Dec 9, 2012; San Francisco, CA, USA; San Francisco 49ers outside linebacker Aldon Smith (99) sacks Miami Dolphins quarterback Ryan Tannehill (17) during the second quarter at Candlestick Park. Mandatory Credit: Kelley L Cox-USA TODAY Sports

San Francisco 49ers: Does Aldon Smith Depend on Justin Smith to Succeed?


A lot has been made about how Aldon Smith did not record any sacks after Justin Smith got hurt against the New England Patriots, and because of Aldon’s sack drought, some feel that Aldon depends on Justin to be successful. While it may look that way on the surface, I feel that is not the case.

Aldon has accounted for 33.5 sacks in only two years in the NFL. That total after the first two years is more than the two year total of any other pass-rusher in the history of the NFL, including Reggie White, Bruce Smith, Derrick Thomas and Lawrence Taylor. He has settled in nicely as one of the premier edge-rushers in the game.

If you watch Aldon closely, you will see that he has a variety of moves to get to the quarterback. His elite abilities were on display this past season in a game against the Chicago Bears. He was able to get around offensive linemen Gabe Carmini and J’Marcus Webb using a bull rush move, a nice stutter step and inside slash move along with the infamous tackle/end stunt with Justin. His bull rush was also on display in a Monday Night Football game from 2011 against the Pittsburgh Steelers, when he constantly pushed Max Starks back into Ben Rothlisberger’s face.

Justin does a very good job of getting engaged with lineman on the tackle/end stunt. He is able to grab their jersey and hold them while Aldon uses his speed to loop inside and get the sack. At times, Justin occupies both the guard and tackle giving Aldon a free run to the QB. This play has resulted in a good deal of sacks for Aldon but is not the sole reason for his success.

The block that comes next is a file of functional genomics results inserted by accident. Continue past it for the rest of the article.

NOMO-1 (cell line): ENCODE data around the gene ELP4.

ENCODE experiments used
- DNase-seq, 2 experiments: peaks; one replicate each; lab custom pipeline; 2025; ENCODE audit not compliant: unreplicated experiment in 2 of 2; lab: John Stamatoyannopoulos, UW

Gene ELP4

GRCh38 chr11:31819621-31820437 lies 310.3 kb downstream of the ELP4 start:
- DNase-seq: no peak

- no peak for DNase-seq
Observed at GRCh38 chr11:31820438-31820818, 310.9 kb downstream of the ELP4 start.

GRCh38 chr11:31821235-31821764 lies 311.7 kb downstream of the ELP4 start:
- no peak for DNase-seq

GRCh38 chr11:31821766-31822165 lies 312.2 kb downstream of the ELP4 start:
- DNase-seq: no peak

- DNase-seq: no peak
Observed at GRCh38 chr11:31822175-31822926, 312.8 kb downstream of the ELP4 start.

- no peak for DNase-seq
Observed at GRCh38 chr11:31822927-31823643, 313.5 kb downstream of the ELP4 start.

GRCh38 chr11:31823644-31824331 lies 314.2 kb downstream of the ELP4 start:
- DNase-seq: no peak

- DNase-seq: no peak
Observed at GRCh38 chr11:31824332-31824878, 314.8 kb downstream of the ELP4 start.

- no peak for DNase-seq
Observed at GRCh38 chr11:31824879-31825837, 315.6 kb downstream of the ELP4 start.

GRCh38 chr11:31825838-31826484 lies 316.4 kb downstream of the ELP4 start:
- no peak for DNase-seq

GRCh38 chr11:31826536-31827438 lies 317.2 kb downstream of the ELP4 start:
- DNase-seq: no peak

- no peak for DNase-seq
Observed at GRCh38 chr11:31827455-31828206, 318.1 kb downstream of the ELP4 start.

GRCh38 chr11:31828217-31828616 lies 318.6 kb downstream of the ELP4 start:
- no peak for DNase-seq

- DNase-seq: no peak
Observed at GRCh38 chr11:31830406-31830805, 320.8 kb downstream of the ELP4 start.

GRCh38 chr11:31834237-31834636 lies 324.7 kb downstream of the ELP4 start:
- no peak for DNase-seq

Aldon still has to get to the QB even though a lot of sacks and pressure are from the stunt with Justin that opens up an easier path. It takes a good deal of speed to make that long loop back inside and get to the quarterback. Again, the stunt is just one way that Aldon gets pressure. He still makes a living rushing from the outside and winning one on one matchups against tackles.

There are not many guys that can get around the edge as fast as Aldon. He is a complete pass rusher. One of the things that he does best is his ability to use his hands to keep offensive linemen from getting to his chest plate. He has very quick and violent hands that he uses to slap linemen’s hands away. He also has abnormally long arms, allowing him to get the first punch before the offensive linemen get to him.

Things did get a bit more difficult for Aldon once Justin got injured. The thing that many people don’t realize is that at some point Aldon got injured too, as he had to have shoulder surgery performed once the season was over. That surely was a major reason why Aldon slowed down as well.

At some point Justin will begin to slow down and possibly not even be a 49er any longer. The front office knows this and that’s why they valued Tank Carradine as much as they did coming into the draft.

When this happens, many will see that even if Justin is not playing, Aldon still is an elite pass rusher.

Tags: Aldon Smith Featured Justin Smith Popular San Francisco 49ers

  • loverpoint

    The question should not be how good of a pass rusher is he. It should be how good of a every down OLB is he ?
    I think it is interesting that both Aldon Smith and J.J. Watts were positioned to break Michael Strahans single season sack record and both of them ran out of gas about the same time.

    • TURRON DAVENPORT

      Yeah, they both did run out of gas. What Watts is doing from the 5 tech position is crazy. I had that convo with Shannon Sharpe. He compared him to Bruce Smith.

      As for the pass rusher vs OLB question, I focused on the pass rush of Aldon Smith because that is the area that primarily is said to benefit from Justin Smith.